Best Affordable Suburbs: Addendum

Posted by: Maya Roney on May 11, 2007

Back in November, I wrote my first-ever BusinessWeek.com article about the “Best Affordable Suburbs” in the country. Six months later, that story has 1,015 reader comments (and counting) commending, questioning and criticizing the 25 suburbs on the list.

“I live here in Albuquerque…I’ll tell all of you, this is the greatest place to be,” writes one reader. “What about Phoenix, AZ?” another asks. And, my personal favorite: “This was the worst article I’ve ever read. You should never write another article again.”

Who knew that suburbs were capable of sparking such an impassioned debate?

To thank the many readers who took the time to comment, I’d like to highlight a few of their superb suburb suggestions. These aren’t on our original list, but they could be…

A big thanks to www.bestplaces.net for the following data. These places were mentioned by BusinessWeek.com readers and chosen by Maya Roney; Sperling’s Best Places had no part in their selection

Dublin, OH
Metro: Columbus
Median home price: $266,200
Cost of living: 109 (based on national average of 100)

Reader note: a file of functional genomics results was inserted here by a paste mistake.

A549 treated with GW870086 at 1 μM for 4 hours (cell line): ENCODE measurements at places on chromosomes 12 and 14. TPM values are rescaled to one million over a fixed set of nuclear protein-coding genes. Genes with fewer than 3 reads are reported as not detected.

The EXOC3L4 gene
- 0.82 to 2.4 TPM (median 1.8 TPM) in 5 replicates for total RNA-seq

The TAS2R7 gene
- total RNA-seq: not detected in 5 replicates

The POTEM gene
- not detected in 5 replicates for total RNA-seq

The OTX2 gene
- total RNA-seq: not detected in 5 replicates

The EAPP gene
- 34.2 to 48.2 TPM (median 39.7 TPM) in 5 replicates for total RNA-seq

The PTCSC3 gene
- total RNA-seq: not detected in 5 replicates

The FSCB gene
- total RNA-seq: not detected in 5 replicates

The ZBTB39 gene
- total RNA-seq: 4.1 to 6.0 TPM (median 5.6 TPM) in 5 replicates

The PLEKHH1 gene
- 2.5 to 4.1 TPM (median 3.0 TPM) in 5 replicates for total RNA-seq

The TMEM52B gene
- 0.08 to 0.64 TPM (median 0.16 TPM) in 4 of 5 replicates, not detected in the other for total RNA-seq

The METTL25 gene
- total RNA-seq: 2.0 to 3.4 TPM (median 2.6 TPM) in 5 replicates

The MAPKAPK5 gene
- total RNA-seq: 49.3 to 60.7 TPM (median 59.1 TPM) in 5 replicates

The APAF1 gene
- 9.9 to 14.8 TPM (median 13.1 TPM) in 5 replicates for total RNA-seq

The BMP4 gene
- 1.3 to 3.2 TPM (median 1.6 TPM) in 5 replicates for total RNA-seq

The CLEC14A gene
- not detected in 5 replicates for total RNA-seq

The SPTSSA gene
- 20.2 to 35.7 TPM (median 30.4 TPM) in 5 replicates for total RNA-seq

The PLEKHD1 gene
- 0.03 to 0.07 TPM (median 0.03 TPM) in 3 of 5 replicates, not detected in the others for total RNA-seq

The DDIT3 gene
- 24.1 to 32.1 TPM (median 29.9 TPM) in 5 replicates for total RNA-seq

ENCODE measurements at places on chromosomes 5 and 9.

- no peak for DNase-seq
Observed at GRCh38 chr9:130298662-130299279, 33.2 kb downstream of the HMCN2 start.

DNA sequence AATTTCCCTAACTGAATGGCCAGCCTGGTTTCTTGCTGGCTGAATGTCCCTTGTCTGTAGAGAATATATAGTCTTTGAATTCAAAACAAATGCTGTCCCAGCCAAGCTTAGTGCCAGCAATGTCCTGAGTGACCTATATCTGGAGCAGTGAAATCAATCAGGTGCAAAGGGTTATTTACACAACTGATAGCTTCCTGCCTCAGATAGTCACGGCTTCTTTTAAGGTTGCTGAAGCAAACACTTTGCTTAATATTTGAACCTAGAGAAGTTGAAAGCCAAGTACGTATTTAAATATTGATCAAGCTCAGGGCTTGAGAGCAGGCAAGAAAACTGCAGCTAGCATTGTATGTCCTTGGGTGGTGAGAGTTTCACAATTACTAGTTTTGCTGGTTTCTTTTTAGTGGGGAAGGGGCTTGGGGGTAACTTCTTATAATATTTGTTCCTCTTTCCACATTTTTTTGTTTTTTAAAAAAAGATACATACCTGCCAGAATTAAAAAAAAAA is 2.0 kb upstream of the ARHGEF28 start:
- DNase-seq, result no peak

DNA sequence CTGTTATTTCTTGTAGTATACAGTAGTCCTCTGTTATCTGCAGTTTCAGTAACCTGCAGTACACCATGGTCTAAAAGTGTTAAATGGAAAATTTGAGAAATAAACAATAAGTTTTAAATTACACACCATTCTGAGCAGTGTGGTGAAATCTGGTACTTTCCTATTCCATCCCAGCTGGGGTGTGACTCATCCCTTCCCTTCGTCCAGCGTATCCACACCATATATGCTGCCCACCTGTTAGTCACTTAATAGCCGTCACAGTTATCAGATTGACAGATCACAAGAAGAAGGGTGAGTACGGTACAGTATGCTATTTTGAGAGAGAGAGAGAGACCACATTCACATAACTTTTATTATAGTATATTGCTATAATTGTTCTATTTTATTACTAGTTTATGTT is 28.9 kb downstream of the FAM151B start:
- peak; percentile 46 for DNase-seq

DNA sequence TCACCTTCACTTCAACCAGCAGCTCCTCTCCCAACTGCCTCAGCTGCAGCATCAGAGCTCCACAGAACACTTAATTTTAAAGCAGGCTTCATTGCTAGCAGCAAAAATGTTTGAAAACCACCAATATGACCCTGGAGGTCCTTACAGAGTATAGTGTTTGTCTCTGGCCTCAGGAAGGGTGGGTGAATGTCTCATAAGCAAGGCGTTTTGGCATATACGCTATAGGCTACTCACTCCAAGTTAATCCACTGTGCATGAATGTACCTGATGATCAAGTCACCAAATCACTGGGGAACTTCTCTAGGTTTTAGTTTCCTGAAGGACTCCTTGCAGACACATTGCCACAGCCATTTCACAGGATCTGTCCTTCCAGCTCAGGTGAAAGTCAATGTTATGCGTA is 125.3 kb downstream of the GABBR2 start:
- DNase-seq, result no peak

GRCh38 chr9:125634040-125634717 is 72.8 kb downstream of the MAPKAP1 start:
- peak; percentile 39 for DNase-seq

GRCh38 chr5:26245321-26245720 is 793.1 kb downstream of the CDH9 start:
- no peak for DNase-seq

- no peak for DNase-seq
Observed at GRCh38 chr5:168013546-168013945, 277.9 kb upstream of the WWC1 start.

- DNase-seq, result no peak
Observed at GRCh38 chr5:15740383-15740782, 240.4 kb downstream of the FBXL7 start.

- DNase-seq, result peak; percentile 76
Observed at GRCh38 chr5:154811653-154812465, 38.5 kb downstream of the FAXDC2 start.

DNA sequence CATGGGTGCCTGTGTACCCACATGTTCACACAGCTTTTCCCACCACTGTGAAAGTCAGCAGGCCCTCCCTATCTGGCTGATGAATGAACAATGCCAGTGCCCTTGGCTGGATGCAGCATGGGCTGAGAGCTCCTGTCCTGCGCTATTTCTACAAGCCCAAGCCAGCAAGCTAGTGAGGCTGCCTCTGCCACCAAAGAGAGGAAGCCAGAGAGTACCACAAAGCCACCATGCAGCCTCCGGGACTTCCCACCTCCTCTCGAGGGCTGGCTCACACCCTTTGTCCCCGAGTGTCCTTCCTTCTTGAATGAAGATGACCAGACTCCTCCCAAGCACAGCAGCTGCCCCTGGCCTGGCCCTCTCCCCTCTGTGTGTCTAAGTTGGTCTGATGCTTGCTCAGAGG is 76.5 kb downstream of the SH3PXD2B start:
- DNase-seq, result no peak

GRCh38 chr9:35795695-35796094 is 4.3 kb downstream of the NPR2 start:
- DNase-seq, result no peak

Violent crime: 5 (on a scale of 1 to 10)
School budget: $6,563 per student (average in U.S.: $6,058)

“Good solid people. Low crime. Safe Neighborhoods. 70 miles of bike paths, 35 parks. Booming diverse economy. Excellent Schools. A true jewel. Never found a place better.” -Doug

Brick Township, NJ
Metro: New York
Median home price: $303,000
Cost of living: 127
Violent crime: 2
School budget: $8,497/student

“If you are looking to move within driving distance of NYC try Brick, New Jersey. Voted Safest Town in the USA again this year. Your budget of $300,000 can get a nice home.”
-Ellen Larney, elarney@bhnj.com

Troy, MI
Metro: Detroit
Median home price: $310,400
Cost of living: 114
Violent crime: 2
School budget: $7,753/student

“Why not Troy, MI? 4th least violent crime in the US, great education, and there are houses for every lifestyle: ranging from a mere 100,000, to millions. Nice area, too, located near a lot of food and shops, and great parks, etc.” –T. from Troy

Cranston, RI
Metro: Providence
Median home price: $287,200
Cost of living: 119